One of Grandma Joyce’s oft-repeated phrases when she was teaching me to cook was, “every recipe is an approximation.” This was her way of saying, “I don’t care what your home economics teacher says, life is too short to ALWAYS sift the flour before you measure.” It also meant, most recipes can be altered, tweaked, and messed with, and that is part of the fun of cooking.
This concept gave me hope. It also helped that Grandma Joyce was a forgiving teacher. She allowed mistakes in the kitchen, since that’s how all good cooks learn. And I “learned” a lot this way–like the time I added a cup of water to the cookie dough instead of a Tablespoon. Like the time I bought a flat of fresh strawberries intending to make jam and ended up with 4 quarts of strawberry syrup instead. Like the time I overcooked the fudge to “hard crack.”
It was Grandma Tanner (mother of Grandma Joyce) who came to my rescue the day I ruined the fudge. In tears, because I had wasted a pan full of expensive ingredients, I retreated to a corner of the living room to sulk. Grandma Tanner gently invited me back into the kitchen where she taught me how to add more milk, more butter, more cream, more cocoa, then carefully cook down the crystals and make a new batch of almost perfect fudge from the ruined batch. I don’t recall how the fudge tasted, but I do remember learning that most mistakes aren’t permanent. And as far as cooking is concerned, some mistakes can be twisted into something delicious.
That brings me to the creation of this recipe. Intended to be a way to use up some of the aforementioned strawberry syrup, this recipe was a failed attempt at strawberry cream cheese rolls, which were a result of my failed attempt at strawberry jam. (It was a long week).
Here, you can see what I mean:
My husband thought something had bled to death on my counter. The only thing left to do was to throw it out, or, Grandma Tanner-like, see if I could resurrect the recipe into something else. At this stage, it was clear that this bread would never hold shape as a loaf, so I simply chopped up the entire roll of dough into small pieces, piled them into a bread pan to raise, and the result was this surprisingly delicious loaf of sweet bread.
And since I never told anyone it was all a mistake, they had no qualms about eating it up. Here’s my recipe. Tweak it all you want.
Cream Cheese Strawberry Bubble Bread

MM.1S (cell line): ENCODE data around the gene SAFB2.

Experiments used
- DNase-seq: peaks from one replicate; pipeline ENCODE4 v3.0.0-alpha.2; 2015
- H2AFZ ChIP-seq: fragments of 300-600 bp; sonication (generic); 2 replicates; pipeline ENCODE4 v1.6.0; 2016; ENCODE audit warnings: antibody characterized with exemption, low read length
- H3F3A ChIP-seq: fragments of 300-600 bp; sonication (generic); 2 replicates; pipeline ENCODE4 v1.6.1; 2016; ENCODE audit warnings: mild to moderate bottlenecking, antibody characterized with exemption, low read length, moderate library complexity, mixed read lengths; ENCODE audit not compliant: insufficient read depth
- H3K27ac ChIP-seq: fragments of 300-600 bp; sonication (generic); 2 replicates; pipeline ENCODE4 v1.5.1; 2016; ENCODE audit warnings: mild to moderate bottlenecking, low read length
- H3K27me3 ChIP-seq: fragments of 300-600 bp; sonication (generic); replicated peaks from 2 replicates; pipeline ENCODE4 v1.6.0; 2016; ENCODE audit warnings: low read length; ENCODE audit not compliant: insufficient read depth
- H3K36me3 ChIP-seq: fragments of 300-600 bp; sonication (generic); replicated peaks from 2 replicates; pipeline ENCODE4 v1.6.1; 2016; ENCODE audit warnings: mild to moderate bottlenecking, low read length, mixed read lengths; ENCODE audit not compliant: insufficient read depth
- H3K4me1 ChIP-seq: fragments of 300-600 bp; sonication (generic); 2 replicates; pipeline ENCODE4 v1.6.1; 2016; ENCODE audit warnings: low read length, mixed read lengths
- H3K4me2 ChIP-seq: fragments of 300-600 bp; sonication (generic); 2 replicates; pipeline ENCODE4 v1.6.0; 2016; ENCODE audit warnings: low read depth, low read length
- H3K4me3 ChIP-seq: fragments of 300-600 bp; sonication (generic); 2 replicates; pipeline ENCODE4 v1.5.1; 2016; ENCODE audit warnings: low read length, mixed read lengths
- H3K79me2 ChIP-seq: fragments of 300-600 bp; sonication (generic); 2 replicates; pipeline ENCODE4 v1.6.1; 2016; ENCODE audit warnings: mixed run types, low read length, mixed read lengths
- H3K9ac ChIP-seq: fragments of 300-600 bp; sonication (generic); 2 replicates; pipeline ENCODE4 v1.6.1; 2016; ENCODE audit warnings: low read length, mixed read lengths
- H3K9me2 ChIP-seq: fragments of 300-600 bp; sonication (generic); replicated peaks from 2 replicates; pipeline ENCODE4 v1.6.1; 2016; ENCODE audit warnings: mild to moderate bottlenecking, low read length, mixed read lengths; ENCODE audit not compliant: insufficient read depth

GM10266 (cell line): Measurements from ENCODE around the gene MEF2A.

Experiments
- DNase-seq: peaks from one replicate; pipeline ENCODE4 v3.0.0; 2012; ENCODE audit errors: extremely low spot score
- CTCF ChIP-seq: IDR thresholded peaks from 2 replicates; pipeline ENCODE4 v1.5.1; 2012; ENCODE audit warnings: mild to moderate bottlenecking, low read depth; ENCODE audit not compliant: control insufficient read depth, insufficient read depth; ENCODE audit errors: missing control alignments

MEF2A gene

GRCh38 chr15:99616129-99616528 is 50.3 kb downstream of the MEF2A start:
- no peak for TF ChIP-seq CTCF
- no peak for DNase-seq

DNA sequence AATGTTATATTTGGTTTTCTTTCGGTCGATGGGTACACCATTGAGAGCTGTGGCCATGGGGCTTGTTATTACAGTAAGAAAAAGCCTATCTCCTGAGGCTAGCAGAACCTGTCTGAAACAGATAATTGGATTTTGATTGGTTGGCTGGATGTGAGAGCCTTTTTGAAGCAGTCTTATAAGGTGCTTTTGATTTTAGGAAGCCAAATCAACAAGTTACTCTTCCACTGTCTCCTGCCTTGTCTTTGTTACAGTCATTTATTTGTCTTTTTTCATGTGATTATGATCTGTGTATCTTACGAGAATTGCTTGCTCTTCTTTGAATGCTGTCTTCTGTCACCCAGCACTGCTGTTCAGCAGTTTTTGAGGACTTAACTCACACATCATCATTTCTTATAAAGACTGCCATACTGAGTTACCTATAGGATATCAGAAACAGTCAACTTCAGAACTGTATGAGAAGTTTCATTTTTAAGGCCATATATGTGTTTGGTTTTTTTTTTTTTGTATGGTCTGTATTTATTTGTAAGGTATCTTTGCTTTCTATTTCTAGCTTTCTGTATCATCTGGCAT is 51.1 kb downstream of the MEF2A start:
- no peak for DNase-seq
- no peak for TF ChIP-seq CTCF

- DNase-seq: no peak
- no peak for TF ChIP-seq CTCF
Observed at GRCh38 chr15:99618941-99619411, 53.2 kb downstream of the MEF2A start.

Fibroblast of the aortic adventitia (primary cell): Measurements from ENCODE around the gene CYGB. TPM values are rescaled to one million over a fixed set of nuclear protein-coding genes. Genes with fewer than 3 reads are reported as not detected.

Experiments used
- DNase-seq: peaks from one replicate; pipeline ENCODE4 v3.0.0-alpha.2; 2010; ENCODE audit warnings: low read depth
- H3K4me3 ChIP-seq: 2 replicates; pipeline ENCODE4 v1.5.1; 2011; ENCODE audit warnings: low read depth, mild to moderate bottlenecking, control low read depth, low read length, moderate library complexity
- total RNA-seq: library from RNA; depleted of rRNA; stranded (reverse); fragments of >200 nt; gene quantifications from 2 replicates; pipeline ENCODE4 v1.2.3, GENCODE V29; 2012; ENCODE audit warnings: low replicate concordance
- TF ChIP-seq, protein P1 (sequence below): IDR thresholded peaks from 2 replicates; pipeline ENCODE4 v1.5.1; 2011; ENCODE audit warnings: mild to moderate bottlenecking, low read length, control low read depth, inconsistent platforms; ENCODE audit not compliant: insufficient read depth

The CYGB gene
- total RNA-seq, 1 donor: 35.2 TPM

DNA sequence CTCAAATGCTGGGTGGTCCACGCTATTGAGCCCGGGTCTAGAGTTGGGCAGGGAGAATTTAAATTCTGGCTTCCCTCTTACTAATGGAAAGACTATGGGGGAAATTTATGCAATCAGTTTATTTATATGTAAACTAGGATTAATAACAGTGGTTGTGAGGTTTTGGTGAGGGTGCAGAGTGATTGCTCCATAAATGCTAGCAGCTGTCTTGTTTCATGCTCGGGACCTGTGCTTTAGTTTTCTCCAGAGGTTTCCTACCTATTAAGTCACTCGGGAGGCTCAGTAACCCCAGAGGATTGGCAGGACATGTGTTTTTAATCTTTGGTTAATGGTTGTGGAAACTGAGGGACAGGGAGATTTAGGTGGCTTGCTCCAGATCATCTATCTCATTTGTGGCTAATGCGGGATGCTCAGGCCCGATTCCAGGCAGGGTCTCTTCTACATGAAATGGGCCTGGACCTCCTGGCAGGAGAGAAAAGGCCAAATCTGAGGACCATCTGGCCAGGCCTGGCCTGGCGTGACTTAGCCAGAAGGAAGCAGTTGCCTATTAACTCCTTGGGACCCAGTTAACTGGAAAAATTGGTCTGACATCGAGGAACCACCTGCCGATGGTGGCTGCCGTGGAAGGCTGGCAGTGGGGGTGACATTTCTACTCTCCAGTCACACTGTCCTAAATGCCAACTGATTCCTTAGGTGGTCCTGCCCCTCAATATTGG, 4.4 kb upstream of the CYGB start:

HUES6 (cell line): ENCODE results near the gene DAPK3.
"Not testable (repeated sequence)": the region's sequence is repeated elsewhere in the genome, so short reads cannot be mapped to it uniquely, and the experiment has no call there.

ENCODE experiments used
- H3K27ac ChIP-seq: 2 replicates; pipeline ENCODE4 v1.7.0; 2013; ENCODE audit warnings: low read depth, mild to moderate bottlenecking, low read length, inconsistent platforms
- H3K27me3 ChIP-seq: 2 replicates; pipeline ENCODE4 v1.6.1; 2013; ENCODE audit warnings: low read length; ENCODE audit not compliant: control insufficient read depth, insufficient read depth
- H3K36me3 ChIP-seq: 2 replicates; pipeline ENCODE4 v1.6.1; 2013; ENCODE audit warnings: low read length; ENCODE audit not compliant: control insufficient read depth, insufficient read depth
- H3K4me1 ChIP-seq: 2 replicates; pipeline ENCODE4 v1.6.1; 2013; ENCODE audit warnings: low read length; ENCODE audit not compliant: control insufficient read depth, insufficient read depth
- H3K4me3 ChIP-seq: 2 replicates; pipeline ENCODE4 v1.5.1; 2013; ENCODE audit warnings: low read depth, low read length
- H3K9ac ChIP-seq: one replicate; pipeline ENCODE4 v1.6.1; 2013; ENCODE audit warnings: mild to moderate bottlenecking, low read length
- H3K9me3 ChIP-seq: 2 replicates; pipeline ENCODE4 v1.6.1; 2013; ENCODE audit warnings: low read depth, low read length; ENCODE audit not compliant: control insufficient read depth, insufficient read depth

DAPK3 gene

2 Tbsp. instant yeast
1/2 cup warm water
3 cups warm milk (or ¾ cup powdered milk and 3 cups warm water)
4 Tbsp. sugar
1 Tbsp. salt
½ c. shortening
1 Cup sugar
About 6-7 cups Bread flour (enough to make a soft dough—all-purpose flour will work. Bread flour produces better results).
Combine all ingredients except flour in a mixer with a dough hook. While beating, add flour one cup at a time JUST until the dough pulls away from the sides and cleans the side of the bowl. Your dough will still look very soft. Do not add too much flour!
Continue to mix dough for 6-8 minutes in the mixer, then dump dough into a large oiled bowl to raise.
Raise, covered, in a warm place for about an hour—until the dough doubles in bulk.
Spread dough onto greased counter and roll into a large rectangle, about 18” x 12”.
Cream Cheese Filling
1 package softened cream cheese
1/4 cup sugar
3 Tbsp flour
1 egg yolk
1/2 cup strawberry jam or preserves.
Beat the cream cheese and sugar until light and fluffy. Add flour and egg yolk and mix well. Spread cream mixture over your dough rectangle. Next spread on 1/2 cup of strawberry jam over the top of the cream cheese layer.
Roll entire rectangle up into a jelly roll, then taking a sharp knife, chop roll into one-inch disks, and chop each disk into four quarters. Drop quartered dough sections into a greased loaf pan until pan is at least 1/2 full.
Raise until dough is rounded up softly over the edge of the pan. Bake at 350 degrees for about 30 min. or until golden. Remove immediately from pan and drizzle with a little melted white chocolate. Serve warm!